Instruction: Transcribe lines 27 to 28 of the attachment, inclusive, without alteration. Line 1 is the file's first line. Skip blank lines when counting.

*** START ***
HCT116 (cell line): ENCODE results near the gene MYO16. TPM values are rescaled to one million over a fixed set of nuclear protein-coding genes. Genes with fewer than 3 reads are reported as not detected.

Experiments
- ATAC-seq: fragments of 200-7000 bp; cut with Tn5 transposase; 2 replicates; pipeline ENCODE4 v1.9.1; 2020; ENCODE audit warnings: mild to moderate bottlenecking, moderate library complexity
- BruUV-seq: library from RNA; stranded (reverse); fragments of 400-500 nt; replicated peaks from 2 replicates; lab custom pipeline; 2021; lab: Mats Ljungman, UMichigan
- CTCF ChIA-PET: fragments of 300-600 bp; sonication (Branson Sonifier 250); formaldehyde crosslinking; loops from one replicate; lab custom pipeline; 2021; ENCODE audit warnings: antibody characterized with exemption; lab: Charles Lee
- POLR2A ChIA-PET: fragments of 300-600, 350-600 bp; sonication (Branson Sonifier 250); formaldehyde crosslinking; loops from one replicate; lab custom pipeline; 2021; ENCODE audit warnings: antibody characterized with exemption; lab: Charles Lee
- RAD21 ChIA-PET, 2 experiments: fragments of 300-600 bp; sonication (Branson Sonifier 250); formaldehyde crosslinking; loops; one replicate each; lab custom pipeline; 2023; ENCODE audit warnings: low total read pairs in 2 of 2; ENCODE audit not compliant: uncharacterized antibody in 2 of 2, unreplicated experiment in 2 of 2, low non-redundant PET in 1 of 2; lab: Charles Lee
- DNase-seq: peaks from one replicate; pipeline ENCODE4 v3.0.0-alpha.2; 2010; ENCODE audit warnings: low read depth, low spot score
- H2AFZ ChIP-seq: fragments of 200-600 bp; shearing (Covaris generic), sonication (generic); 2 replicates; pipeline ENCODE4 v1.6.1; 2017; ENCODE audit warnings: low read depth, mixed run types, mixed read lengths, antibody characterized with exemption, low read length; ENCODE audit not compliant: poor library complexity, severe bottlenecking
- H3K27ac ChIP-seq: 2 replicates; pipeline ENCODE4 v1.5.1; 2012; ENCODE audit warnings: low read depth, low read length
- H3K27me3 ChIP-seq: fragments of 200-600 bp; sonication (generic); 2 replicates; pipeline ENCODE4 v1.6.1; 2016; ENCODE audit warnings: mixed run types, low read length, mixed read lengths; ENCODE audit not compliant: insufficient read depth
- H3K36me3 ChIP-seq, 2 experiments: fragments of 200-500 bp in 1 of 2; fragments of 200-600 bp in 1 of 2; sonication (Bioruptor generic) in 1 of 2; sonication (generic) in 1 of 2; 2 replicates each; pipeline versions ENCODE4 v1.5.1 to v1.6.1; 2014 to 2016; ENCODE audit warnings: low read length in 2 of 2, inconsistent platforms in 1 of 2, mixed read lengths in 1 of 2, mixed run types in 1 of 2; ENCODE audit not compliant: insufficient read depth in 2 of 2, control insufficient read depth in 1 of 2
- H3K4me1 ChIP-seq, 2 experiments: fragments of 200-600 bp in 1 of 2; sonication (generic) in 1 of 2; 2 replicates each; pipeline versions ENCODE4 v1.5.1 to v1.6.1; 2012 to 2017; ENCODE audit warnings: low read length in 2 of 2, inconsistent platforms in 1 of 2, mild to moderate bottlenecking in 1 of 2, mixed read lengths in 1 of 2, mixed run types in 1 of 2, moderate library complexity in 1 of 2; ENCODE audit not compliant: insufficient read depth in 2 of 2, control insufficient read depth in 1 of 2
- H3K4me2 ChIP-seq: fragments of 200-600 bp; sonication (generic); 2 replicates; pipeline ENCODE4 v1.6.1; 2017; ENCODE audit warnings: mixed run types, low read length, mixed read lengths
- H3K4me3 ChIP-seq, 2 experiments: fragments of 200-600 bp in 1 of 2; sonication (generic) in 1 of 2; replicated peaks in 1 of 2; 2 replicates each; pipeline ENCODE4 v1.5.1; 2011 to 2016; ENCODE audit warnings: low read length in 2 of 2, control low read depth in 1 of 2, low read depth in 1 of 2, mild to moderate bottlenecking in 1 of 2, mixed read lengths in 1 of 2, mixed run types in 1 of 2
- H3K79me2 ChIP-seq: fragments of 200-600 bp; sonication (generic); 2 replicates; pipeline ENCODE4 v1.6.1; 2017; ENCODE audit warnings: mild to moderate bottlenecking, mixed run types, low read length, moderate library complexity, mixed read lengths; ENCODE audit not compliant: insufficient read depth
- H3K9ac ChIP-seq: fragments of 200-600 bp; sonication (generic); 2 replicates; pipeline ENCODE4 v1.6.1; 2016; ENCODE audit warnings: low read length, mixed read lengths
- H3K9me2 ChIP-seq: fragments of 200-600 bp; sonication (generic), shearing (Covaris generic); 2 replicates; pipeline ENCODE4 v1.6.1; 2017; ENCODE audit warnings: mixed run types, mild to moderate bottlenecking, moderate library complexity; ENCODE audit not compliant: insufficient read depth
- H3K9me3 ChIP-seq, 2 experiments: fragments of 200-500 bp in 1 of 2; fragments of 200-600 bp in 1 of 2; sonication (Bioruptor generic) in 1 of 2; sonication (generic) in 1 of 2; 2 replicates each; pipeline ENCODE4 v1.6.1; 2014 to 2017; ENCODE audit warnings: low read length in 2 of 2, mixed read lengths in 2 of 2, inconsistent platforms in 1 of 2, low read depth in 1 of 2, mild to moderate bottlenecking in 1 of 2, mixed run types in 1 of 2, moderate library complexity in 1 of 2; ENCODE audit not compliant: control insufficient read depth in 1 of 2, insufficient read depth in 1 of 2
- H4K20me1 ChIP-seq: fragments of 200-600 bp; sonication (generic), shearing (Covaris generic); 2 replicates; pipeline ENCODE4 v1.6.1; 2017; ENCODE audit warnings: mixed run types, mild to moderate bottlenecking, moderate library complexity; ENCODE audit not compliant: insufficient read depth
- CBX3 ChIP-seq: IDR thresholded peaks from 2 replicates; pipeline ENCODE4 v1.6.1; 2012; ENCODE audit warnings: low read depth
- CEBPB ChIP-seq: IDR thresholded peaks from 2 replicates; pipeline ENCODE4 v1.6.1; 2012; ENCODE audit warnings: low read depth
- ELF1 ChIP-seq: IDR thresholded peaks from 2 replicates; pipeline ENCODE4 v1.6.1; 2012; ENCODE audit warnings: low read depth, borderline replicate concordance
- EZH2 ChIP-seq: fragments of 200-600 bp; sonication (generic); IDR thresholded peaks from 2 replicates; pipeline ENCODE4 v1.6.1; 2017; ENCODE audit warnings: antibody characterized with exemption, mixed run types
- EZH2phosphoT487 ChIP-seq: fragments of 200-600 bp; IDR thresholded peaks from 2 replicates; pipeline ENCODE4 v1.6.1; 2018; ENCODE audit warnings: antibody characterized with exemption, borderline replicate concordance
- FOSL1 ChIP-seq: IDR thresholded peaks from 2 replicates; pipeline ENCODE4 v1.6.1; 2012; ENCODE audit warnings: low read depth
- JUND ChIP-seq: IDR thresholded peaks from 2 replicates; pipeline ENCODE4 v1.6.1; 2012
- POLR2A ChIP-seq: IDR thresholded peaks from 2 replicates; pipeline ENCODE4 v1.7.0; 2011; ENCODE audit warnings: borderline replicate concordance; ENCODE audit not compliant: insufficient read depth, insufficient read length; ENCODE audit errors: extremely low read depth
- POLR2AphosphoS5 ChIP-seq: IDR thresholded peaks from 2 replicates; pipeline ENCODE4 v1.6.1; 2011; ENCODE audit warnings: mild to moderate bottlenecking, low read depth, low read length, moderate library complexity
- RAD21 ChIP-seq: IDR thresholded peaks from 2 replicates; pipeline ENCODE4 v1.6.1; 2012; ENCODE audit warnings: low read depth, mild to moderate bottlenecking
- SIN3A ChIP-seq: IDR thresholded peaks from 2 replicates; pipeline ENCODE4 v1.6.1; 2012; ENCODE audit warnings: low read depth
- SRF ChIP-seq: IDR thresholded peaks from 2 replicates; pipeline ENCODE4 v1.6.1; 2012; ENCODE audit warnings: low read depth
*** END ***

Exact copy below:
- JUND ChIP-seq: IDR thresholded peaks from 2 replicates; pipeline ENCODE4 v1.6.1; 2012
- POLR2A ChIP-seq: IDR thresholded peaks from 2 replicates; pipeline ENCODE4 v1.7.0; 2011; ENCODE audit warnings: borderline replicate concordance; ENCODE audit not compliant: insufficient read depth, insufficient read length; ENCODE audit errors: extremely low read depth